Objective: The aim of this study was to assess the high-resolution CT (HRCT) findings at presentation and after hospital admission in patients with severe acute respiratory syndrome (SARS).
Materials and methods: We reviewed the HRCT findings at presentation (n = 12) and after hospital admission (n = 25) of 29 patients with SARS and compared the HRCT findings with the radiographic findings. HRCT scans were obtained using 1-mm (n = 28) or 2-mm (n = 1) collimation. The radiographs and HRCT scans were reviewed independently by two observers who reached a decision by consensus.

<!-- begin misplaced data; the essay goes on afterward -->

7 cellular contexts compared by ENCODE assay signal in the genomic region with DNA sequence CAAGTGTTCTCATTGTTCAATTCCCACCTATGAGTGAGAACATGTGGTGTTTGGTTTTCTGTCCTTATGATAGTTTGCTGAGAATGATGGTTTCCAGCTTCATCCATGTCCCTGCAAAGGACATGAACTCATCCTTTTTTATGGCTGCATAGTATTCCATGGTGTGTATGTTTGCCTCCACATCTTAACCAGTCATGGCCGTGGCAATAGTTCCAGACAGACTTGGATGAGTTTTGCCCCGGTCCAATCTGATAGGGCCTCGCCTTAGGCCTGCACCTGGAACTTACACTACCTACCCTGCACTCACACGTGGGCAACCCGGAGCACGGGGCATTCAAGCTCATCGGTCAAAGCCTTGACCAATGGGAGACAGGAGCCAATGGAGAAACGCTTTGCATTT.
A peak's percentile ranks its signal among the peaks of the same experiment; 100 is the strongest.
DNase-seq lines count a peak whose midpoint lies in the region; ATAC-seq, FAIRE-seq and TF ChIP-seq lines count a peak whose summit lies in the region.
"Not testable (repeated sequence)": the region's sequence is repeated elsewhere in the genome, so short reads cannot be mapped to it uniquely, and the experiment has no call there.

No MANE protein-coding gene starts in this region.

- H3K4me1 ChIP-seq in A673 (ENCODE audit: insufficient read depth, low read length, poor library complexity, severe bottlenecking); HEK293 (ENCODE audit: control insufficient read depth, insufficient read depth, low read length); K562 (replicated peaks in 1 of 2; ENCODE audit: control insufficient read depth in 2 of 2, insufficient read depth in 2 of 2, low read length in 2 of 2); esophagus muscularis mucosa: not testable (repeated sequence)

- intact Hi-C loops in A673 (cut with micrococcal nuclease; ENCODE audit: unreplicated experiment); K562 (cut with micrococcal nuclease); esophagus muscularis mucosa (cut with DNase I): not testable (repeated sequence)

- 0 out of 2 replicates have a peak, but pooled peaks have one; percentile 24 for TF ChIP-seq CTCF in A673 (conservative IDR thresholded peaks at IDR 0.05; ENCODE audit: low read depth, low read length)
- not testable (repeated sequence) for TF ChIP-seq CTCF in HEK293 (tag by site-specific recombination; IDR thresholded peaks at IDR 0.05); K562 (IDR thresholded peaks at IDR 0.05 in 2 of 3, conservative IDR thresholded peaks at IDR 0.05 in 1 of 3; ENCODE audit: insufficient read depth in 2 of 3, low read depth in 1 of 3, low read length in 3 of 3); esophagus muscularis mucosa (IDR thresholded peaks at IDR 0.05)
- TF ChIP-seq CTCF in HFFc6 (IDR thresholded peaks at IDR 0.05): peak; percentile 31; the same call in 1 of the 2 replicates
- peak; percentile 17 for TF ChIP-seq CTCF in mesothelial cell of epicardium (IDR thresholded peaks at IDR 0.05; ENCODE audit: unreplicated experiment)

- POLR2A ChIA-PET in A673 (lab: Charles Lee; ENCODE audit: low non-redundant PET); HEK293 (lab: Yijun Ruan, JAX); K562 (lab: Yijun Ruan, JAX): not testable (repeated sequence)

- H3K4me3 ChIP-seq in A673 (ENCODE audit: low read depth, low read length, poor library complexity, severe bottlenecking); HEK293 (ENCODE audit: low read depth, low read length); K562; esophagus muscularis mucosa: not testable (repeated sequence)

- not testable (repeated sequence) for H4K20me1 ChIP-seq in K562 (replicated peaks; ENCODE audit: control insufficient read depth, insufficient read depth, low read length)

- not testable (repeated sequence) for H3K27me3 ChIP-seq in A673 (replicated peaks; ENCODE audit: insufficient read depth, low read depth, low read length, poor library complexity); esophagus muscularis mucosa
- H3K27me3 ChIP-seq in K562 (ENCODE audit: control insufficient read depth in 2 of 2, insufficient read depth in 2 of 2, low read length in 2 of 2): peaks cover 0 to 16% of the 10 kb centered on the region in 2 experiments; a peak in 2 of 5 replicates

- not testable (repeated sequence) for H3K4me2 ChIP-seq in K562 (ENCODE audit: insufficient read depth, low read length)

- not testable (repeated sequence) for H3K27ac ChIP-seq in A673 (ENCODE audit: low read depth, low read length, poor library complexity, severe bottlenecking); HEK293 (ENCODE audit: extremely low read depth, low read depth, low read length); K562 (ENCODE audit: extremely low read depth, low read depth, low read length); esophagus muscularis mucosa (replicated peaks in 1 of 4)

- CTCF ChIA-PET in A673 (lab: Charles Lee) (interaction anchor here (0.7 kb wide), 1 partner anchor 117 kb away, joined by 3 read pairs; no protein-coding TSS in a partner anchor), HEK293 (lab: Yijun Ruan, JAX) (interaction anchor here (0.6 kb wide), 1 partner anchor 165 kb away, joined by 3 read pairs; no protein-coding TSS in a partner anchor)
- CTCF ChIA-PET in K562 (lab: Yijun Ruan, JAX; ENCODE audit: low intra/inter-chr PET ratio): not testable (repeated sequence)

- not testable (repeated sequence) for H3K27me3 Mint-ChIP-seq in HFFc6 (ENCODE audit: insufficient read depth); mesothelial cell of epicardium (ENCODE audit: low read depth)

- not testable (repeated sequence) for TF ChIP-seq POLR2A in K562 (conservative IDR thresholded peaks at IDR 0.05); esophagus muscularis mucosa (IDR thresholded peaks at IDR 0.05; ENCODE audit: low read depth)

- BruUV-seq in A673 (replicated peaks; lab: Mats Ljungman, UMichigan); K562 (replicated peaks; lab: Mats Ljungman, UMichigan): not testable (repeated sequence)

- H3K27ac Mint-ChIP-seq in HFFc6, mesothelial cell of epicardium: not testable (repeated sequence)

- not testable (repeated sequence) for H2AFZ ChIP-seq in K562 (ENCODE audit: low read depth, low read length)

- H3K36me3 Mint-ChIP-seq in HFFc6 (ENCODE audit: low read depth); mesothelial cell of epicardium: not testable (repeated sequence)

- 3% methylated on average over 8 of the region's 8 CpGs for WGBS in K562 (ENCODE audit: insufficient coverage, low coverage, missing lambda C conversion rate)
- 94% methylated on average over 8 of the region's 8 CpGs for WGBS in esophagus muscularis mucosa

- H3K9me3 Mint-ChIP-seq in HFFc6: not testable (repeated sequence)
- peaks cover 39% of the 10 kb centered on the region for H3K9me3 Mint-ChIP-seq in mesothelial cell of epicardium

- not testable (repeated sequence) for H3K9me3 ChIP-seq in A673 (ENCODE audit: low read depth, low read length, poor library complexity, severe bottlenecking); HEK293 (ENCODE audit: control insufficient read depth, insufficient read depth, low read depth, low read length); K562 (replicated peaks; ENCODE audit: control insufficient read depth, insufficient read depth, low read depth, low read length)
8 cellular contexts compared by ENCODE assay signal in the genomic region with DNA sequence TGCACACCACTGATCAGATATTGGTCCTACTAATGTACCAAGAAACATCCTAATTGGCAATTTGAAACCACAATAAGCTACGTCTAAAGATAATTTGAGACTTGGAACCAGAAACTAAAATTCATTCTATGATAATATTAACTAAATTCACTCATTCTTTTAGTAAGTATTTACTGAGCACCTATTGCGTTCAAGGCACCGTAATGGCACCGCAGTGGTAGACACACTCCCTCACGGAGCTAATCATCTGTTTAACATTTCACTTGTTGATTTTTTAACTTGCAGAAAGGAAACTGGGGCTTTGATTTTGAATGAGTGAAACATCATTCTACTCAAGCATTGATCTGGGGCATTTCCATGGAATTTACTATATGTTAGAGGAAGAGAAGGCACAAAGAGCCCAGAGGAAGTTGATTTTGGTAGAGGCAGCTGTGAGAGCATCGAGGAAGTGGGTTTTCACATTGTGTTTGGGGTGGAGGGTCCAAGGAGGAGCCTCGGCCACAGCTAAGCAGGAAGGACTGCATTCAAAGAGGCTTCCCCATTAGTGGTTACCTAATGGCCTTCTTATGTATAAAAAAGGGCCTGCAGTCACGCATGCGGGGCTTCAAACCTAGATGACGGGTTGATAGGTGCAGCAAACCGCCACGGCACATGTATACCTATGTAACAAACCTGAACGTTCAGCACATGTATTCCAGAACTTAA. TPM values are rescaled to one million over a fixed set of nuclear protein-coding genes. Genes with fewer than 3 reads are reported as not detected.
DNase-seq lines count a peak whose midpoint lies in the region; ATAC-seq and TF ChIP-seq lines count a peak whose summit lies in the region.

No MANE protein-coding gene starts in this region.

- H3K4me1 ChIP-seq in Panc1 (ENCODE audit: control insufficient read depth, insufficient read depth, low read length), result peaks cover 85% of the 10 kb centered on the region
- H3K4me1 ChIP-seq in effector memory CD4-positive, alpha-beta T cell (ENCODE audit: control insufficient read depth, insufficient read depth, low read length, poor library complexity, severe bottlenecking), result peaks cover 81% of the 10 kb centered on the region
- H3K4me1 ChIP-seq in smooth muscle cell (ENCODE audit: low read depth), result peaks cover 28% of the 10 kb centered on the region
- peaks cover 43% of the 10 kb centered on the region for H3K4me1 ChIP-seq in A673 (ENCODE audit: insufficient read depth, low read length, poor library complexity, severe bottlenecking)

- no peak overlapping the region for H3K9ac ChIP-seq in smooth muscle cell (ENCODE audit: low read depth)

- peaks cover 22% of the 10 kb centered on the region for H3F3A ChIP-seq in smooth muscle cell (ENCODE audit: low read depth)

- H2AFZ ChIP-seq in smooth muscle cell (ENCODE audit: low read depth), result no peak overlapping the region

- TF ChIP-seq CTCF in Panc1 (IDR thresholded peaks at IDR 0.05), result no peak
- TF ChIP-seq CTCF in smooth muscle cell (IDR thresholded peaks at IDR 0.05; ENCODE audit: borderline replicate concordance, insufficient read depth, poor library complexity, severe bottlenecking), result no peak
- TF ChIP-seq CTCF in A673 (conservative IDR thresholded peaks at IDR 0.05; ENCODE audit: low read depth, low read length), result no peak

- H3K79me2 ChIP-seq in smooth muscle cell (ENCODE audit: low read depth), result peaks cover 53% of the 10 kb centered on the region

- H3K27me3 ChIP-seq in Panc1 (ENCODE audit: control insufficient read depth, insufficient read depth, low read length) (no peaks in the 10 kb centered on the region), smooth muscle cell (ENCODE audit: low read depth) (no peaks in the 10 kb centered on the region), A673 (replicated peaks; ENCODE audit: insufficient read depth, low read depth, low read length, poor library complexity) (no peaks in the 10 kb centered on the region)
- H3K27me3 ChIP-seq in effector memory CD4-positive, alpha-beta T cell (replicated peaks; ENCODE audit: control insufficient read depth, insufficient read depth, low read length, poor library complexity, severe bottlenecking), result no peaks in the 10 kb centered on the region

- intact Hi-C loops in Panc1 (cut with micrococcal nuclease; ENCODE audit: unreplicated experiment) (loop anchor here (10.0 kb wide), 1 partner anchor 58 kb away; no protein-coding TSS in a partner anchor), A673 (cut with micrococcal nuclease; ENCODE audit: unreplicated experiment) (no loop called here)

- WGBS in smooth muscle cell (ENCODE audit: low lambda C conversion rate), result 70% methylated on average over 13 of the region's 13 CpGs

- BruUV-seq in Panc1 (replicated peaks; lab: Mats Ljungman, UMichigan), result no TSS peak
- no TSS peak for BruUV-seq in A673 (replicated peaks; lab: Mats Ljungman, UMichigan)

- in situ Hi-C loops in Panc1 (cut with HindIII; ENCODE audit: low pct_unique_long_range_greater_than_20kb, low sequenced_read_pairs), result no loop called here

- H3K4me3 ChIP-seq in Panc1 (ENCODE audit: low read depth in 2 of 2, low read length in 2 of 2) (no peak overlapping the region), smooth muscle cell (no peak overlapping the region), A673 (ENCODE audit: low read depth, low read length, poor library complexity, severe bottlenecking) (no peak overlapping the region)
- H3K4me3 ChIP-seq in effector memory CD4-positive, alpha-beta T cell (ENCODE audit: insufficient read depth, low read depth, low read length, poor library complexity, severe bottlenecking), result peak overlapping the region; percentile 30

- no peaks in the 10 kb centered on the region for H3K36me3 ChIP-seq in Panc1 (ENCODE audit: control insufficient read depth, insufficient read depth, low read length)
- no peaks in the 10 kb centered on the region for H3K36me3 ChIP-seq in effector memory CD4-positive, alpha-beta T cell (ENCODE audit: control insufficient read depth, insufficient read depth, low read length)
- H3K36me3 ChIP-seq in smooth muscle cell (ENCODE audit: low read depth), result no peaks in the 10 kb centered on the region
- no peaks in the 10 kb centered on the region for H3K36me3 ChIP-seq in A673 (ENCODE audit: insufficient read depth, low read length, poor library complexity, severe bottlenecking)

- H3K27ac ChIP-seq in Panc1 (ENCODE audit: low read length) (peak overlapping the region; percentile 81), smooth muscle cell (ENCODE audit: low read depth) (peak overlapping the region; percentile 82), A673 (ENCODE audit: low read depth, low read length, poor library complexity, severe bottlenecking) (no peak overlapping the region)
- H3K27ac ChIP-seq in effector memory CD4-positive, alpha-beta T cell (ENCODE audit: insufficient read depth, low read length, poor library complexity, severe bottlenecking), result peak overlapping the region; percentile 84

Results: All patients had abnormal findings on HRCT at presentation. Eight of these 12 patients had normal findings on radiographs. The predominant HRCT findings at presentation consisted of unilateral (n = 6) or bilateral (n = 2) ground-glass opacities or focal unilateral (n = 2) or bilateral (n = 2) areas of consolidation. All patients showed progression of disease on follow-up. The predominant HRCT findings on follow-up CT scans consisted of unilateral (n = 2) or bilateral ground-glass opacities (n = 13), unilateral (n = 2) or bilateral consolidation (n = 5), or a mixed bilateral pattern of ground-glass attenuation, consolidation, and reticulation (n = 3). Reticulation with associated architectural distortion and mild traction bronchiectasis was present in eight patients.
Conclusion: HRCT can show parenchymal abnormalities in patients with SARS who have normal findings on radiographs at presentation. Follow-up CT scans obtained in hospitalized patients show findings consistent with fibrosis in a small percentage of patients.